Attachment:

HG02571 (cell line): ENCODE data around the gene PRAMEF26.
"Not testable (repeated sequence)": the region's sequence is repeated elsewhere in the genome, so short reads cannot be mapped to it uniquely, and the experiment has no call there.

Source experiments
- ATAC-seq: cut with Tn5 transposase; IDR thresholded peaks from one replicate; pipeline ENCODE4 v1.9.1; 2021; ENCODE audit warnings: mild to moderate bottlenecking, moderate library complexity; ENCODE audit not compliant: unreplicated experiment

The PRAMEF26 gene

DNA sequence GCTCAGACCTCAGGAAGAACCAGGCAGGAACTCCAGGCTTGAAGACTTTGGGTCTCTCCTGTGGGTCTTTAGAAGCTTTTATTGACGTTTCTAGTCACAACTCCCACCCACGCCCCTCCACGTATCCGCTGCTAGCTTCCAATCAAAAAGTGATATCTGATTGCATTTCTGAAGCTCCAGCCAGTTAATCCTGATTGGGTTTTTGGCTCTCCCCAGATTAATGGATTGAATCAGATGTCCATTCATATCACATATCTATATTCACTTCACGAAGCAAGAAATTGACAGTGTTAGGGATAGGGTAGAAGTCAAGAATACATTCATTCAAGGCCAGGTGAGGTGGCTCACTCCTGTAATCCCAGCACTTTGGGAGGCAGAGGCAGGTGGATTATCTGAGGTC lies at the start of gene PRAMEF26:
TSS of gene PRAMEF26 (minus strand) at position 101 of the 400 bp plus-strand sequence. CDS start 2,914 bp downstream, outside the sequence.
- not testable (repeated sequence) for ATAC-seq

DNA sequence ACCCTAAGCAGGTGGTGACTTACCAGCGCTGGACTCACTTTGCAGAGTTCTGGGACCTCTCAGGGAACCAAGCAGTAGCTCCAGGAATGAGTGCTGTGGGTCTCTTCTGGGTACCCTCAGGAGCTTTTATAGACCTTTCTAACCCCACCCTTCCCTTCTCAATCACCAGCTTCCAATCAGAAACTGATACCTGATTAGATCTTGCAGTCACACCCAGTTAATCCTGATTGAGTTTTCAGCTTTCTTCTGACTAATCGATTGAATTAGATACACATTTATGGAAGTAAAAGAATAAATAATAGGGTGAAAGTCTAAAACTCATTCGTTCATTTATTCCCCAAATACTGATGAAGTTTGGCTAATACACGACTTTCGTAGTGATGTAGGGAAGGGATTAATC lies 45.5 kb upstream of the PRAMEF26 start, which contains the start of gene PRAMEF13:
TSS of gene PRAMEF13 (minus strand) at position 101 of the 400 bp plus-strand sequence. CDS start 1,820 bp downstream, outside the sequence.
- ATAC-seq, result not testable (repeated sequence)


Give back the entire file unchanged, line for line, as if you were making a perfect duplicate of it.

HG02571 (cell line): ENCODE data around the gene PRAMEF26.
"Not testable (repeated sequence)": the region's sequence is repeated elsewhere in the genome, so short reads cannot be mapped to it uniquely, and the experiment has no call there.

Source experiments
- ATAC-seq: cut with Tn5 transposase; IDR thresholded peaks from one replicate; pipeline ENCODE4 v1.9.1; 2021; ENCODE audit warnings: mild to moderate bottlenecking, moderate library complexity; ENCODE audit not compliant: unreplicated experiment

The PRAMEF26 gene

DNA sequence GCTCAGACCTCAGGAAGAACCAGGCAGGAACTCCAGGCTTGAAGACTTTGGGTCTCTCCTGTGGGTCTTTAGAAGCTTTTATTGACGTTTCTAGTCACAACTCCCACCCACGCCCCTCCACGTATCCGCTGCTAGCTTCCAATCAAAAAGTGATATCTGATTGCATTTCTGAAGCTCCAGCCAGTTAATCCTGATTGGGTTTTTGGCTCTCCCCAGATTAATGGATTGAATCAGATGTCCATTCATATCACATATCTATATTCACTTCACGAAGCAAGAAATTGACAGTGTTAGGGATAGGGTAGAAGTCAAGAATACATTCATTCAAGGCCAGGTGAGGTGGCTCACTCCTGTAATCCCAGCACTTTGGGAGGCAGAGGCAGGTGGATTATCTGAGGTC lies at the start of gene PRAMEF26:
TSS of gene PRAMEF26 (minus strand) at position 101 of the 400 bp plus-strand sequence. CDS start 2,914 bp downstream, outside the sequence.
- not testable (repeated sequence) for ATAC-seq

DNA sequence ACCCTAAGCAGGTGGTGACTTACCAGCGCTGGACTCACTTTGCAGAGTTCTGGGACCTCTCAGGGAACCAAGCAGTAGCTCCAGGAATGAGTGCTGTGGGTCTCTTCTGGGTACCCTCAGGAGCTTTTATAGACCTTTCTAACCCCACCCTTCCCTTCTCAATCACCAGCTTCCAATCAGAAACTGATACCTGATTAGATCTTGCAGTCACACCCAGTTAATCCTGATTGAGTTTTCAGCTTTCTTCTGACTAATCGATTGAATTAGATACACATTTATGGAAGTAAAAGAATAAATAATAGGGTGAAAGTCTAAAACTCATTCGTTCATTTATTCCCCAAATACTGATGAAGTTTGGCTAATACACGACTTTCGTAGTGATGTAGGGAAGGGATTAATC lies 45.5 kb upstream of the PRAMEF26 start, which contains the start of gene PRAMEF13:
TSS of gene PRAMEF13 (minus strand) at position 101 of the 400 bp plus-strand sequence. CDS start 1,820 bp downstream, outside the sequence.
- ATAC-seq, result not testable (repeated sequence)